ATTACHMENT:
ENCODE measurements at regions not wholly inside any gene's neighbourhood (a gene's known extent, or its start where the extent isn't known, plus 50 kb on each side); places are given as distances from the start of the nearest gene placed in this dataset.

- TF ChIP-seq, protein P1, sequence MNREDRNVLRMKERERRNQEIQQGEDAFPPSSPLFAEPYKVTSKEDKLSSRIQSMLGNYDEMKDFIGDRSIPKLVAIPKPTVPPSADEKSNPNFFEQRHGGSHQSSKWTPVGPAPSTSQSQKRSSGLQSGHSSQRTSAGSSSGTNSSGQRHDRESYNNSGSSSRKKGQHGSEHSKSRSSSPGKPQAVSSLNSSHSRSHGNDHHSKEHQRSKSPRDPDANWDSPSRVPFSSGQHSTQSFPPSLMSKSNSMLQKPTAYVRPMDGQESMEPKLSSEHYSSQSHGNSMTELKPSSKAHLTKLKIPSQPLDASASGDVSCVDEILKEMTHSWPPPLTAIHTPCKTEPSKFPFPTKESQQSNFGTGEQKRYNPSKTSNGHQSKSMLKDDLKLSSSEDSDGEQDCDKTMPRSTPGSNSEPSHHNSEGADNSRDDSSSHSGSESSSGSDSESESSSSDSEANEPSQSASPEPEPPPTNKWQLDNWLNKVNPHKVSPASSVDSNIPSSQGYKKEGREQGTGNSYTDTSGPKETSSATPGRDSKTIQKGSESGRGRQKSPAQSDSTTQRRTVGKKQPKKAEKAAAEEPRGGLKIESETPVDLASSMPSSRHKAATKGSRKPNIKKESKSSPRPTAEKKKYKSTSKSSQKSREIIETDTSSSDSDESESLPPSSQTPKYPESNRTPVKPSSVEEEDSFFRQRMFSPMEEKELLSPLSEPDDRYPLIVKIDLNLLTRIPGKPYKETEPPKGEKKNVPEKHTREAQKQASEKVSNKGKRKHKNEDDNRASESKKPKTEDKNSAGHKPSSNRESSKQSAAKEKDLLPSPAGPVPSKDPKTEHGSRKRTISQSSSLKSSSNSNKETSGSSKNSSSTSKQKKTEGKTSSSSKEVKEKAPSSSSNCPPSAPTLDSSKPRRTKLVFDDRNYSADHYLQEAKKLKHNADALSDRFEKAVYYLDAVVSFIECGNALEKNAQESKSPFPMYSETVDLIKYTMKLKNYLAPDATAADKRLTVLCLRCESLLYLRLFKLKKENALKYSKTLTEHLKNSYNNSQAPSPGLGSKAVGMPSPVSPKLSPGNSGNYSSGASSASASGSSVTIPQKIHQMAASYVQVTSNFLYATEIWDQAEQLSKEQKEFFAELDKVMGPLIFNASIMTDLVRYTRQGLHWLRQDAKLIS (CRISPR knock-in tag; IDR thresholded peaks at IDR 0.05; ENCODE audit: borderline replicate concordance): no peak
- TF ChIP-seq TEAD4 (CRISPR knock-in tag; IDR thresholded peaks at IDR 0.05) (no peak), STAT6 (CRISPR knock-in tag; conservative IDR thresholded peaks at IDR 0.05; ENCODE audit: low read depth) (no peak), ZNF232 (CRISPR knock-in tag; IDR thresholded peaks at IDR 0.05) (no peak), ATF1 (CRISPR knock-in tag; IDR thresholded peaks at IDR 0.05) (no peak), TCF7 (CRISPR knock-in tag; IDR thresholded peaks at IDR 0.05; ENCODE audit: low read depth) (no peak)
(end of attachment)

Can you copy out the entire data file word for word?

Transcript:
ENCODE measurements at regions not wholly inside any gene's neighbourhood (a gene's known extent, or its start where the extent isn't known, plus 50 kb on each side); places are given as distances from the start of the nearest gene placed in this dataset.

- TF ChIP-seq, protein P1, sequence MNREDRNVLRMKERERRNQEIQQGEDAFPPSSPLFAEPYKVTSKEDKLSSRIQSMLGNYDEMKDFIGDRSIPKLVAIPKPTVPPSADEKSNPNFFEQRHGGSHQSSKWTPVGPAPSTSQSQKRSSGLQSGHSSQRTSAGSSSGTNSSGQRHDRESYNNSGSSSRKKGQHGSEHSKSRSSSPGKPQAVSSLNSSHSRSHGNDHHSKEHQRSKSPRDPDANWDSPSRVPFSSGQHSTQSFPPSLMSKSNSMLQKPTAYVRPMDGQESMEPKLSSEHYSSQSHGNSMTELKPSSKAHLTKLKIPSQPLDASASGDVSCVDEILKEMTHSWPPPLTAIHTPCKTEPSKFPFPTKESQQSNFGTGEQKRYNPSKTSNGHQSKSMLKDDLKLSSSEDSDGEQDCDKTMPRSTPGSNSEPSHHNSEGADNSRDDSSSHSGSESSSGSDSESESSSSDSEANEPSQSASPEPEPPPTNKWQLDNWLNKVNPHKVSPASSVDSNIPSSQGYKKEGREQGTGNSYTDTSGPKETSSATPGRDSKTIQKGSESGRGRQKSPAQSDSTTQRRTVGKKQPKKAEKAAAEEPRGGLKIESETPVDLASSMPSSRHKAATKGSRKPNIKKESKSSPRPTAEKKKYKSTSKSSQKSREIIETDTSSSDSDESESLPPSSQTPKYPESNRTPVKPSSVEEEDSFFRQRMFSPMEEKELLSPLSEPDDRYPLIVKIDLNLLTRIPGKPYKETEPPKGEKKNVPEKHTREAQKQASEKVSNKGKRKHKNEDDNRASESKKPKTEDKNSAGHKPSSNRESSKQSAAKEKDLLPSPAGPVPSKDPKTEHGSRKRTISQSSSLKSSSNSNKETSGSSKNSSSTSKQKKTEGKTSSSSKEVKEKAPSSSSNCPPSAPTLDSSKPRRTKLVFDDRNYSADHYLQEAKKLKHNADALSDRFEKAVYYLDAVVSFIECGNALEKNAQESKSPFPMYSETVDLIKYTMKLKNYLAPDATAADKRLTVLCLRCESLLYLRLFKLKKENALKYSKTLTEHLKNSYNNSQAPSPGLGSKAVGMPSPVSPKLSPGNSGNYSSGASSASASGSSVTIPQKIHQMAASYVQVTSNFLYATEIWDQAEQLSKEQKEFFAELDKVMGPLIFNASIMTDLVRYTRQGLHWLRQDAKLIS (CRISPR knock-in tag; IDR thresholded peaks at IDR 0.05; ENCODE audit: borderline replicate concordance): no peak
- TF ChIP-seq TEAD4 (CRISPR knock-in tag; IDR thresholded peaks at IDR 0.05) (no peak), STAT6 (CRISPR knock-in tag; conservative IDR thresholded peaks at IDR 0.05; ENCODE audit: low read depth) (no peak), ZNF232 (CRISPR knock-in tag; IDR thresholded peaks at IDR 0.05) (no peak), ATF1 (CRISPR knock-in tag; IDR thresholded peaks at IDR 0.05) (no peak), TCF7 (CRISPR knock-in tag; IDR thresholded peaks at IDR 0.05; ENCODE audit: low read depth) (no peak)